The recent decision by the European Court of First Instance to uphold the fine and sanctions the European Commission imposed upon Microsoft in 2004 appears to have justified the Commission’s interventionist approach to competition policy. A five-year investigation of Intel may also end with severe penalties. But the EU should not rejoice at this seeming triumph over American “big business.” Instead, it should ponder if its policies actually make Europe hospitable for innovating enterprises.
Italy’s Minister for Trade and Europe, Emma Bonino, commenting upon the Microsoft ruling, observed that the very name Microsoft evokes “what the US is capable of doing.” To Bonino, if a company of comparable significance isn’t being born in Europe, it is because “we haven’t been able to set up a favorable climate for it to flourish.”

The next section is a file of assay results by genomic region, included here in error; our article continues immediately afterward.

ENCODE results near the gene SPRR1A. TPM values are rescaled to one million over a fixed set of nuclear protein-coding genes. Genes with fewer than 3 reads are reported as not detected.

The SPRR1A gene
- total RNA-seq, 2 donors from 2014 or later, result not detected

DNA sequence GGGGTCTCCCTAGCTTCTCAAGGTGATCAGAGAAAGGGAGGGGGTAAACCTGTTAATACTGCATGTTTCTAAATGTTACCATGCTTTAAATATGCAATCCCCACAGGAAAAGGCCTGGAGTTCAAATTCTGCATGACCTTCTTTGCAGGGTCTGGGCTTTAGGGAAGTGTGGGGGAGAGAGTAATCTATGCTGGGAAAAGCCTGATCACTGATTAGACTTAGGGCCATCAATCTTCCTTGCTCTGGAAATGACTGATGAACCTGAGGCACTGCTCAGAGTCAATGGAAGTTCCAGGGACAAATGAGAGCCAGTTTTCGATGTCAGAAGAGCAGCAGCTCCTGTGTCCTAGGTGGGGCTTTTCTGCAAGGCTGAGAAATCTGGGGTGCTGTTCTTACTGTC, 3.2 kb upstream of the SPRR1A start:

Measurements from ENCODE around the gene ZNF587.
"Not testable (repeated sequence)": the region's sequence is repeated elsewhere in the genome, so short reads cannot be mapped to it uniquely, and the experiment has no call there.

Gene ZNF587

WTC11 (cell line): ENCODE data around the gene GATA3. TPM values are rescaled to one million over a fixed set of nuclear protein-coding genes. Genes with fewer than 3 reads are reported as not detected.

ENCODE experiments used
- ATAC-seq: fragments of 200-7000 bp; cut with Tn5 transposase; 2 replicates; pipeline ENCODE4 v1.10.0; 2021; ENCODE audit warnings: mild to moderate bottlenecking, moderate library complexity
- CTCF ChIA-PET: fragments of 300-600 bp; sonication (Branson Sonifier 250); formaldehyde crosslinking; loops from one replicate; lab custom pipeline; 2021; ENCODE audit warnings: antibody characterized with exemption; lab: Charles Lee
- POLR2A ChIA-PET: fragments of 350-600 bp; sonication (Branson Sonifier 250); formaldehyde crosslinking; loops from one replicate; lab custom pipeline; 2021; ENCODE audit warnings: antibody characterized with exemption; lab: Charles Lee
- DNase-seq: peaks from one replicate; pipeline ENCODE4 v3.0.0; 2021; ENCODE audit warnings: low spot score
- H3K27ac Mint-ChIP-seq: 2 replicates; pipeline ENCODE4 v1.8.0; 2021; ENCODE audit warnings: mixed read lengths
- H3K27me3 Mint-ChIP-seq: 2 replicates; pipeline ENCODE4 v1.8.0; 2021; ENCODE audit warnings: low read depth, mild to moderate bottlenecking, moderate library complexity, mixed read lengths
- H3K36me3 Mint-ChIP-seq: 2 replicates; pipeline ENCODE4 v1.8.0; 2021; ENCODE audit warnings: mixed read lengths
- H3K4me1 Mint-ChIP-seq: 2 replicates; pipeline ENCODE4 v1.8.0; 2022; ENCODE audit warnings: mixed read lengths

The European Commission’s approach to competition policy won’t move Europe toward that better climate. Indeed, high-tech companies like Microsoft and Intel are particularly unsuitable targets for antitrust policing, because regulators cannot possibly move at the speed of ‘Internet time.’
Consider computer operating systems, business accounting software, databases, Internet search engines, silicone chips, broadband services, cable, and cellular telephony. All are examples of fast-moving industries in which competition is fierce and great wealth is created. Industries and firms, like people, have their own life cycles, and the pace of change in high-tech industries is unprecedented.